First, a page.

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A tournament, or tourney (from Old French torneiement, tornei),was a chivalrous competition or mock fight in the Middle Ages and Renaissance (12th to 16th centuries). It is one type of hastilude. The shows were held often because of coronations, the marriage of kings, births, baptisms, weddings of princesses, conquests, peace, alliances, welcoming ambassadors or people of great worth, and even other minor events, experienced by the nobility. Over time the ecclesiastical festivities were also solemnized with them, of which there is a very marked testimony in the chronicle of Don Pero Niño: When he ordered to perform very honorable parties and processions (Enrique III the Sorrowful), he ordered to perform jousts and tournaments and games of reeds and gave weapons and horses and rich clothes and garrisons to those who were to make these things.
Finally, it was celebrated for pure entertainment and one of these parties arranged in Valladolid by the Constable Don Álvaro de Luna, to which Don Juan II of Castilla came out to joust as an adventurer, the chronicle of that valid in Cap. LII. The heralds and kings of arms were in charge of publicizing the tournament, and the herald passed from castle to castle, taking letters and posters to the most renowned champions and invited all the brave who were on the way.
Old French tournment was in use in the 12th century, from a verb tornoier, ultimately Latin tornare "to turn". The same word also gave rise to tornei (modern English tourney, modern French tournoi). The French terms were adopted in English (via Anglo-Norman) by 1300.
The Old French verb in origin meant "to joust, tilt", but it came to refer to the knightly tournament more generally, while joster "approach, meet" became the technical term for jousting specifically (also adopted in English before 1300).
By the end of the 12th century, tornement and Latinized torneamentum had become the generic term for all kinds of knightly hastiludes or martial displays. Roger of Hoveden writing in the late 12th century defined torneamentum as "military exercises carried out, not in the knight's spirit of hostility (nullo interveniente odio), but solely for practice and the display of prowess (pro solo exercitio, atque ostentatione virium)."
The application of the term tournament to competition in games of skill or sports in general dates to the mid-18th century.
Medieval equestrian warfare, and equestrian practice, did hark back to Roman antiquity, just as the notion of chivalry harked back to the rank of equites in Roman times. There may be an element of continuity connecting the medieval tournament to the hippika gymnasia of the Roman cavalry, but due to the sparsity of written records during the 5th to 8th centuries this is difficult to establish. It is known that such cavalry games were central to military training in the Carolingian Empire, with records of Louis and Charles' military games at Worms in 843. At this event, recorded by Nithard, the initial chasing and fleeing was followed by a general mêlée of all combatants.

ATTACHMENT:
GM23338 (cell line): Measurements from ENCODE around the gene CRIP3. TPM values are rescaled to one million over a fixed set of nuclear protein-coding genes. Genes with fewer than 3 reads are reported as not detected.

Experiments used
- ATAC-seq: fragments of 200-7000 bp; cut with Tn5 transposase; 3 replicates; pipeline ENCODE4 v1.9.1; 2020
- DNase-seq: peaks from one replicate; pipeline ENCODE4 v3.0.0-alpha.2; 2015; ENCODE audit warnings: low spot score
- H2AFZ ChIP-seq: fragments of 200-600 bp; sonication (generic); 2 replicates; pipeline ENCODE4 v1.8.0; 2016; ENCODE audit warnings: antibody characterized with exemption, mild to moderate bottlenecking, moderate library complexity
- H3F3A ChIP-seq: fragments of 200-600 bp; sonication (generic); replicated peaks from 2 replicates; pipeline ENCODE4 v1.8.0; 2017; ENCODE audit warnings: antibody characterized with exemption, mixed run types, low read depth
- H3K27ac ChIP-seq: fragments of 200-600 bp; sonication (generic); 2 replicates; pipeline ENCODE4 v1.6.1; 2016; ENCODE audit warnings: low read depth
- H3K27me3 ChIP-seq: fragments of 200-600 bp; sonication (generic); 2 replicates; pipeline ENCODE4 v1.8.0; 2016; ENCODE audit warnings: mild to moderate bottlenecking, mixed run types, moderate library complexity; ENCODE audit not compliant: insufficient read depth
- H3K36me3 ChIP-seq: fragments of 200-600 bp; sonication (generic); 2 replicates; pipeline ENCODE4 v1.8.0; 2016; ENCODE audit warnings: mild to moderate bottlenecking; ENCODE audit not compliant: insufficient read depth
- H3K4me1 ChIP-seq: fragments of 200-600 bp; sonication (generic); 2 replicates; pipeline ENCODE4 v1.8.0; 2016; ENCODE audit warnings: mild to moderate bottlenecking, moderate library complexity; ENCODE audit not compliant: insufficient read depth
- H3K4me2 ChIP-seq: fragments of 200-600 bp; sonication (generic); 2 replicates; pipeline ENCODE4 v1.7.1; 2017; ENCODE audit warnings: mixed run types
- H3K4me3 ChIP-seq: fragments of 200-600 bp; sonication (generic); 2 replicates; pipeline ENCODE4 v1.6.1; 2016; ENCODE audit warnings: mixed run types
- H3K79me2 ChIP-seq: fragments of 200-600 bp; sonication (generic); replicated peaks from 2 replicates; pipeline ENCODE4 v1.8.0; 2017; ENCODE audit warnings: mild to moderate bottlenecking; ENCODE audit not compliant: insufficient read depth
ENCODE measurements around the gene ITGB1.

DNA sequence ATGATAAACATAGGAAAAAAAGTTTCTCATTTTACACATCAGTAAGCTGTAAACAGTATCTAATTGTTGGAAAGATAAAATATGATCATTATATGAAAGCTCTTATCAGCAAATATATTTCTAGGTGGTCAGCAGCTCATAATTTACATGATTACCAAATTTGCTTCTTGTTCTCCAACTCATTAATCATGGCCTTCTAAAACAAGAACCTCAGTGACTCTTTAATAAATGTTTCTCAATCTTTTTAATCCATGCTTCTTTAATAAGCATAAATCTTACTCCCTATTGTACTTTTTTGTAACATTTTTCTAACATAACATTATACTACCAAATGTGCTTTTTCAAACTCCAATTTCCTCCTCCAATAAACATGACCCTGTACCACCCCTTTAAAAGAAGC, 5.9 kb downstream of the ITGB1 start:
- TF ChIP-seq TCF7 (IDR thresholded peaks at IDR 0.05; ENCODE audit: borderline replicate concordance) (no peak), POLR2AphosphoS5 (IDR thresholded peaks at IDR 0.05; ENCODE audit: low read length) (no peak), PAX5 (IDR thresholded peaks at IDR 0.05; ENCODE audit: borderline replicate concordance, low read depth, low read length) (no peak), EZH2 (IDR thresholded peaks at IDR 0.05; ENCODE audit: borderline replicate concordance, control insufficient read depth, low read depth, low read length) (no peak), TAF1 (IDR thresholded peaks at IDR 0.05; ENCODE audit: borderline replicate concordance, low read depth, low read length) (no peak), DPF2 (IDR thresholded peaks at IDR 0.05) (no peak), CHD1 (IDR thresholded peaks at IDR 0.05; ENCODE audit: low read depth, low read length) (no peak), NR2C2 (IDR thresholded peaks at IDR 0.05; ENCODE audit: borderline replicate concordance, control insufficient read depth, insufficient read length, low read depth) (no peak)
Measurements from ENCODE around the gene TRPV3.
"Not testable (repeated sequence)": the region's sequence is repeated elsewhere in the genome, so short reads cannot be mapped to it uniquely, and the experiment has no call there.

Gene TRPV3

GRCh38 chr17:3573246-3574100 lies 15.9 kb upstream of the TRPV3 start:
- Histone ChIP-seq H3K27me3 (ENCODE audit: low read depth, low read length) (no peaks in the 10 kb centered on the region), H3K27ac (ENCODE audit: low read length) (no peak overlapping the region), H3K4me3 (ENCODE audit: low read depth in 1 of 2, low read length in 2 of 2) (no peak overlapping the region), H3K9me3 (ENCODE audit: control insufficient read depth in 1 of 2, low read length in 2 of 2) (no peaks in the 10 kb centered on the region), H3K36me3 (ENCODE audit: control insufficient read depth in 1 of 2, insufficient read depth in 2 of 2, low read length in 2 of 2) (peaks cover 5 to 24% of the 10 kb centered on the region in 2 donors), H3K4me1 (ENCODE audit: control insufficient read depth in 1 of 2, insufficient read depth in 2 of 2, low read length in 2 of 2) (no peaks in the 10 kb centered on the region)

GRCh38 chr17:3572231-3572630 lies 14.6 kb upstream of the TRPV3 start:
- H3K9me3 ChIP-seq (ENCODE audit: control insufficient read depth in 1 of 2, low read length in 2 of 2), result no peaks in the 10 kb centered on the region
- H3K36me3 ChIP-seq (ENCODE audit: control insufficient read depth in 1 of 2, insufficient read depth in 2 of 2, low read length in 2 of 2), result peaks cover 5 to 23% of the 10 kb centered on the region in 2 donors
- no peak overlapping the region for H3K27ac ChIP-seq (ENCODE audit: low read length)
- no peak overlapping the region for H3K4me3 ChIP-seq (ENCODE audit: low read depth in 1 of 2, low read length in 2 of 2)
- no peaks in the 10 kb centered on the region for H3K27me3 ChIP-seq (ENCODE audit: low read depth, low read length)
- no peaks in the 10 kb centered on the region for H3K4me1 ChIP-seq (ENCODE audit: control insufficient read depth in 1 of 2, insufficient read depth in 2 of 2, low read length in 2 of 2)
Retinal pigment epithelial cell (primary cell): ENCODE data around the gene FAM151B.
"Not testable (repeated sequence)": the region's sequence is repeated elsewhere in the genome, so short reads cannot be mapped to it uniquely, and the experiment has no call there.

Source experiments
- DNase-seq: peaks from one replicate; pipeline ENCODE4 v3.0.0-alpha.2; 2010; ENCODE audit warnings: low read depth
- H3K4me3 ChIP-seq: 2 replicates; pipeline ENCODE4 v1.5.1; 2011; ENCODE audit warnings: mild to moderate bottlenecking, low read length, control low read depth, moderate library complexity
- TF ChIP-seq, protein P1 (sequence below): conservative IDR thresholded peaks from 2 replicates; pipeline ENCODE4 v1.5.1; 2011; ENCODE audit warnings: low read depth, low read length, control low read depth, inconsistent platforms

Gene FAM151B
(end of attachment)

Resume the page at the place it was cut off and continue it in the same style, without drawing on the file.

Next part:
Documentation of equestrian practice during the 9th to 10th centuries is still sparse, but it is clear that the tournament, properly so called, is a development of the High Middle Ages. This is recognized by medieval sources; a chronicler of Tours in the late 12th century attributes the "invention" of the knightly tournament to an Angevin baron, Geoffroi de Preulli, who supposedly died in 1066. In 16th-century German historiography, the setting down of the first tournament laws is attributed to Henry the Fowler (r. 919–936); this tradition is cited by Georg Rüxner in his Thurnierbuch of c. 1530 as well as by Paulus Hector Mair in his De Arte Athletica (c. 1544/5).
The earliest known use of the word "tournament" comes from the peace legislation by Count Baldwin III of Hainaut for the town of Valenciennes, dated to 1114. It refers to the keepers of the peace in the town leaving it 'for the purpose of frequenting javelin sports, tournaments and such like.'
A pattern of regular tournament meetings across northern France is evident in sources for the life of Charles, Count of Flanders (1119–27). The sources of the 1160s and 1170s portray the event in the developed form it maintained into the fourteenth century.
Tournaments centered on the mêlée , a general fight where the knights were divided into two sides and came together in a charge (estor). Jousting, a single combat of two knights riding at each other, was a component of the tournament, but was never its main feature.
The standard form of a tournament is evident in sources as early as the 1160s and 1170s, notably the Life of William Marshal and the romances of Chrétien de Troyes. Tournaments might be held at all times of the year except the penitential season of Lent (the forty days preceding the Triduum of Easter). The general custom was to hold them on Mondays and Tuesdays, though any day but Friday and Sunday might be used. The site of the tournament was customarily announced a fortnight before it was to be held. The most famous tournament fields were in northeastern France (such as that between Ressons-sur-Matz and Gournay-sur-Aronde near Compiègne, in use between the 1160s and 1240s) which attracted hundreds of foreign knights from all over Europe for the 'lonc sejor' (the tournament season).
Knights arrived individually or in companies to stay at one or other of the two settlements designated as their lodgings. The tournament began on a field outside the principal settlement, where stands were erected for spectators. On the day of the tournament one side was formed of those 'within' the principal settlement, and another of those 'outside'.
Parties hosted by the principal magnates present were held in both settlements, and preliminary jousts (called the vespers or premières commençailles) offered knights an individual showcase for their talents. On the day of the event, the tournament was opened by a review (regars) in which both sides paraded and called out their war cries. Then followed a further opportunity for individual jousting carried out between the rencs, the two lines of knights. The opportunity for jousting at this point was customarily offered to the new, young knights present.